DFG - Deutsche Forschungsgemeinschaft GR 3619/7-1: Deciphering oxytocin circuits orchestrating socio-sexual behavior. 01/2017-12/2020.

: Reproduction is an essential feature of living organisms and is largely modulated in vertebrates by hypothalamic neuropeptide oxytocin (OT) and its homologs. In mammals, reproductive function is realized by complex socio-sexual (SS) behaviors, which can be mechanistically divided into precopulatory and copulatory behaviors, both modulated by OT. However, precise OT circuits underlying OT effects are far from clear. Although there are no doubts that OT promotes sexual behavior, the OT circuits orchestrating precopulatory behavior viaforebrain regions are largely unknown. To address these questions, we will employ a recently developed genetic technique (called “virus-based Genetic Activity-Induced Tagging” and abbreviated as vGAIT) to tag only those OT neurons which were activated during precopulatory and copulatory behaviors of rats. Using this technique, we will elucidate spatial distribution of such OT neurons in the hypothalamus, their phenotype and their projections as well as identify structures receiving input from tagged OT neurons in the forebrain, brainstem, and spinal cord. In parallel, in freely moving rats, we will record the activity of these OT neurons to elucidate their properties and excitability during SS behavior. Based on anatomical data, we will stimulate axonal OT release in those forebrain structures which are functionally related with SS behavior. At the end, using optogenetic and pharmacogenetic techniques, we will activate or inhibit entire populations of tagged OT neurons to monitor changes in SS behavior. The expected data will be entirely novel and will provide mechanistic insights into the physiology of the OT system in the context of SS behavior. Our proposal is highly relevant to human health as it will provide a basis for pathogenesis and possible pharmacological intervention in patients experiencing problems with sexual arousal and reproductive function.

Fritz Thyssen Research Foundation: Functional and therapeutical investigation of the oxytocin system in the Magel2-deficient mouse model of autism and Prader-Willi Syndrome. 01/2038-12/2020.

Prader-Willi syndrome (PWS) is one of the best-studied neurodevelopmental genetic disease. It is characterized mainly as a feeding disorder with behavioral disturbances; indeed, PWS is associated with a distinct behavioral phenotype that includes restricted and/or repetitive behaviors and social-communication impairment, overlapping, in this respect, with autism spectrum disorder (ASD). PWS results from the lack of expression of several contiguous genes, including MAGEL2. Recently, specific point mutations in MAGEL2have been identified in a cohort of patients with ASD, namely the Schaaf-Yang syndrome, underlying the role of MAGEL2in autism. Magel2-deficient mice present deficiencies in early feeding from birth, and later on, in social behavior and cognition, recapitulating the phenotype of patients with Schaaf-Yang syndrome and PWS, and thus representing a highly valuable translational animal model for these conditions. Compelling evidence coming from humans and animal studies suggests that a deficit in the neuropeptide oxytocin (OT) plays a central role in the pathogenesis of PWS. OT is a hypotalamic neuropeptide that, for its master role in the regulation of social behavior, has been proposed as atreatmentforseveralneuropsychiatricdisorders characterizedby deficits in the social domain (Meyer-Lindenberg et al., 2011). Preliminary clinicaltrialshavebeenprimarily carriedoutinadultpatients,thatis,whentheplastic capacity of the brain is at a minimum and the social behavioral and cognitive dysfunctions are consolidated. However, it is conceivable that a treatment with OT early in life, when the plastic capacity of the brain is at a maximum and the social and behavioral dysfunctions are not consolidated, could produce longer-lasting effects. In particular, by exploiting the higher plastic capacity of the brain, OT could possibly (and hopefully) act as a true disease-modifying intervention. In line with this hypothesis, and of great relevance for this proposal, is the finding that a postnatal administration of OT restores a normal suckling activity (Schaller et al., 2010) and cures alterations in social behavior and cognition in the Magel2-deficient mice (Meziane et al., 2015),making this model particularly pertinent for understanding the mechanisms of rescue of OT and for optimizing OT-based therapeutic strategies for this neurodevelopmental disorder. The aim of this proposal is to elucidate the mechanisms underlying rescue of PWS alterations by OT.To pursue this aim, we will: topic 1) elucidate the role of OT signaling in Magel2KO developing neurons topic 2) trace the development of the OT system in vivoin Magel2KOmice topic 3) investigate the alteration in the activity of OT neurons in adult Magel2KO mice topic 4) check for the persistence of rescue effects in offsprings of Magel2KO females treated with OT at birth. This project will be achieved using newly created and available genetically engineered mice combined with new powerful methodological approaches. By deciphering the alterations of the central OT signaling in PWS we will provide the data for designing and evaluating the most appropriate scheme of OT administration for optimal pathophysiological treatment of human PWS patients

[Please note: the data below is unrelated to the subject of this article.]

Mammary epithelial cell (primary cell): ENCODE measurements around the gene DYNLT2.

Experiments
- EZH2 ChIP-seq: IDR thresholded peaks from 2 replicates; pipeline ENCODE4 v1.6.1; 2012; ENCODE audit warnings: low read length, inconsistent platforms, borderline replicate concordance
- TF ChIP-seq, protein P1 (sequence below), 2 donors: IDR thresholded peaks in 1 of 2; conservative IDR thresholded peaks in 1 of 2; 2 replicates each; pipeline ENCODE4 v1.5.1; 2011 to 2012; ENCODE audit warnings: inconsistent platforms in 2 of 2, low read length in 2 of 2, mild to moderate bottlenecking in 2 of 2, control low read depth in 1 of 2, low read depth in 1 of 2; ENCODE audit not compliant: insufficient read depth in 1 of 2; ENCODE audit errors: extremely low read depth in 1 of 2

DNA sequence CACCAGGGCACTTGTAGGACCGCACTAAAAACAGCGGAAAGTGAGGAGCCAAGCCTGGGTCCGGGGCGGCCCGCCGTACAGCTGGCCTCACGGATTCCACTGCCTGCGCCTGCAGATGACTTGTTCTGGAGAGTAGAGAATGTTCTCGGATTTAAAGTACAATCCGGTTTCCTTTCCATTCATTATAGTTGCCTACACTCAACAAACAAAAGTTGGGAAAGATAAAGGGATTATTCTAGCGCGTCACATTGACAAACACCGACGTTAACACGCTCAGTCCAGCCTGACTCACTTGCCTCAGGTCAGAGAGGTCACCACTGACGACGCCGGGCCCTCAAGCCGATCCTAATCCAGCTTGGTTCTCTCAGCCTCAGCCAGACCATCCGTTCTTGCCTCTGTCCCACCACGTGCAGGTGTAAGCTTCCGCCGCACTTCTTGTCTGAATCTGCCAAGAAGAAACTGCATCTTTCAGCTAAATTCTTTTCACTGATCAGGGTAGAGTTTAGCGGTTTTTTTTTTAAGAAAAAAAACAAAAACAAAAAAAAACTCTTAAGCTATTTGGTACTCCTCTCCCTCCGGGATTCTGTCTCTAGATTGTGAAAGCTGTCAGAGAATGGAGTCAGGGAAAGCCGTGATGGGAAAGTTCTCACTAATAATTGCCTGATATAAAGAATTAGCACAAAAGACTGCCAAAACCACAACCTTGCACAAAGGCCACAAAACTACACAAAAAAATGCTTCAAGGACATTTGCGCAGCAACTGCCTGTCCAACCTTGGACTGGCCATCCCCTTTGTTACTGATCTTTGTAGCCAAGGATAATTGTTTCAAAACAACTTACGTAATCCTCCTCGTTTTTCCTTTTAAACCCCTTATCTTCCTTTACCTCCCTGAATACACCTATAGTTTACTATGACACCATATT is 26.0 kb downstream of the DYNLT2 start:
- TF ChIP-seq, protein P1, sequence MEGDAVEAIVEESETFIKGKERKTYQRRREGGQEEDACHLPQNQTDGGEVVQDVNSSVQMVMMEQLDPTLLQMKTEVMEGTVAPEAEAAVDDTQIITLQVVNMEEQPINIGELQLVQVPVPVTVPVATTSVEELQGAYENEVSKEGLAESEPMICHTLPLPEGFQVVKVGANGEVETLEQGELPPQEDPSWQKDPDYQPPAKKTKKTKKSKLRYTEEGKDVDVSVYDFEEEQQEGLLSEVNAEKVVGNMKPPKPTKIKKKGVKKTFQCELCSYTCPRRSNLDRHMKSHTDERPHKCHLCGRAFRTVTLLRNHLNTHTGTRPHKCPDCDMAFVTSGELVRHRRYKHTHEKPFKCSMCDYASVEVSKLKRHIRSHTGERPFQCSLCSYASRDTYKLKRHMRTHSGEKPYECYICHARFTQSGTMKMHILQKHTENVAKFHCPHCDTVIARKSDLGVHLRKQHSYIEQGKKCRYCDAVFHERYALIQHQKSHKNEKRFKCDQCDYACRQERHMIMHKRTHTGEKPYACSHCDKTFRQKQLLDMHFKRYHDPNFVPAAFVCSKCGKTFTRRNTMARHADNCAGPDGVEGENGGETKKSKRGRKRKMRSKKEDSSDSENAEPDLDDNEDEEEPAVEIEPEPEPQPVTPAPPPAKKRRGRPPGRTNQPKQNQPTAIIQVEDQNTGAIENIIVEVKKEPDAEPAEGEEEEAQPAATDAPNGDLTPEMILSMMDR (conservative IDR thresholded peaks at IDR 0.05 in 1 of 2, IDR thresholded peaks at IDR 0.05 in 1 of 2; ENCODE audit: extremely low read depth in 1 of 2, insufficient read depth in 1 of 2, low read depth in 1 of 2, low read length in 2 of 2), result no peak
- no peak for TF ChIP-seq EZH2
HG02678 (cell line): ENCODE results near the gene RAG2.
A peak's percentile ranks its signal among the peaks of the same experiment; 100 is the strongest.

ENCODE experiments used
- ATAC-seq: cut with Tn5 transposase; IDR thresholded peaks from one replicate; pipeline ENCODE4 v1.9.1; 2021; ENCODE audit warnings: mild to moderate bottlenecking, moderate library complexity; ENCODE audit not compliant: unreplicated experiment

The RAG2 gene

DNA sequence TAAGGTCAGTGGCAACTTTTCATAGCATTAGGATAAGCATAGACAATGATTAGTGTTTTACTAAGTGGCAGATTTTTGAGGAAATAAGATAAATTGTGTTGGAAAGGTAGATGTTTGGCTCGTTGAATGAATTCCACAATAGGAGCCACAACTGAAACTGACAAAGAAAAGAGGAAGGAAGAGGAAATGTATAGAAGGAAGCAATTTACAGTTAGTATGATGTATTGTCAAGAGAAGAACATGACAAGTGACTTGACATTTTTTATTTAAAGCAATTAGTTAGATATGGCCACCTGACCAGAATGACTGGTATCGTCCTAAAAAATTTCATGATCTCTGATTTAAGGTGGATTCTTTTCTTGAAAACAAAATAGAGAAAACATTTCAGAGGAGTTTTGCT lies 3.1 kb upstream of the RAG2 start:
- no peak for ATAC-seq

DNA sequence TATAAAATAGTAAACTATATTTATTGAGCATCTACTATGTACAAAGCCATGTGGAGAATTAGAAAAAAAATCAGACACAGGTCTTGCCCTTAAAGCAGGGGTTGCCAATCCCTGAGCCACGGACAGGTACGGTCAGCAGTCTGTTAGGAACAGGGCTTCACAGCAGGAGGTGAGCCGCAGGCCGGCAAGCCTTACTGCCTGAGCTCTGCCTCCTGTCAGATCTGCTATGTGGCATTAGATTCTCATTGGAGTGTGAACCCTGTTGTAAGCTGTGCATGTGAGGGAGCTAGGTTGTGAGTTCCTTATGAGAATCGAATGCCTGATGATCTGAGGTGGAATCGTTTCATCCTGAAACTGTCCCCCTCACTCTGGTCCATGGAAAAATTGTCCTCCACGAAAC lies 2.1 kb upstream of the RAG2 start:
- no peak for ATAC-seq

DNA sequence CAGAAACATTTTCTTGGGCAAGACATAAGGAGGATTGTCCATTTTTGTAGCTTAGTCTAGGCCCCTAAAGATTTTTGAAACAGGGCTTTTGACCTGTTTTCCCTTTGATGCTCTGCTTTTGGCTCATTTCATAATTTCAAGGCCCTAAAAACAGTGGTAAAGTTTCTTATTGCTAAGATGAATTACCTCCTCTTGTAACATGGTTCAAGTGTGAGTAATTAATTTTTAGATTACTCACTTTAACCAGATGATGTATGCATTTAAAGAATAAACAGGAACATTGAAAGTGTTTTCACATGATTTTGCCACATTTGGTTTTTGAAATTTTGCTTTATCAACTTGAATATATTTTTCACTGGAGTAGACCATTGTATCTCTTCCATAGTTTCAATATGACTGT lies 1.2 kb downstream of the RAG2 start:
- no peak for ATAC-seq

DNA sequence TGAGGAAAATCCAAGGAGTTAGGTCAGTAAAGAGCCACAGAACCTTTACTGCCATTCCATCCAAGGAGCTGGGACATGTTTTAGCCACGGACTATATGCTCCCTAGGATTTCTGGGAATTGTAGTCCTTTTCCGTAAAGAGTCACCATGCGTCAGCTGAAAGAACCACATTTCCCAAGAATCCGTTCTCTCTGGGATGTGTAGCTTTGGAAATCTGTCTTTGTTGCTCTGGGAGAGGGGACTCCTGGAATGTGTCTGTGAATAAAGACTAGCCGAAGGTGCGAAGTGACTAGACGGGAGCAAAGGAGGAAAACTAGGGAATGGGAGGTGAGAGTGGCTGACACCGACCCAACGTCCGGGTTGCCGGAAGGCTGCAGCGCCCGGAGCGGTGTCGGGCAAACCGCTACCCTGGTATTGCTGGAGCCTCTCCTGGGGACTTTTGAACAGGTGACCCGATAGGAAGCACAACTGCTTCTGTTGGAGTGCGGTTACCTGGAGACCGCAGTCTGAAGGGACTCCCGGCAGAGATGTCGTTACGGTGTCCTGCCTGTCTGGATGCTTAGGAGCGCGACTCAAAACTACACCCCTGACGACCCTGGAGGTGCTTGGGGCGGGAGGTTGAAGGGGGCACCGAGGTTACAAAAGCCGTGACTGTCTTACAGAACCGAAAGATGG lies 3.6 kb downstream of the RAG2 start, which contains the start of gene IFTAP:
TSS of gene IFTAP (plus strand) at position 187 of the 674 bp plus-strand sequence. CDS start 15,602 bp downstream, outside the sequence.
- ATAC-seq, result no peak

Zentralinstitut für Seelische Gesundheit (ZI) - https://www.zi-mannheim.de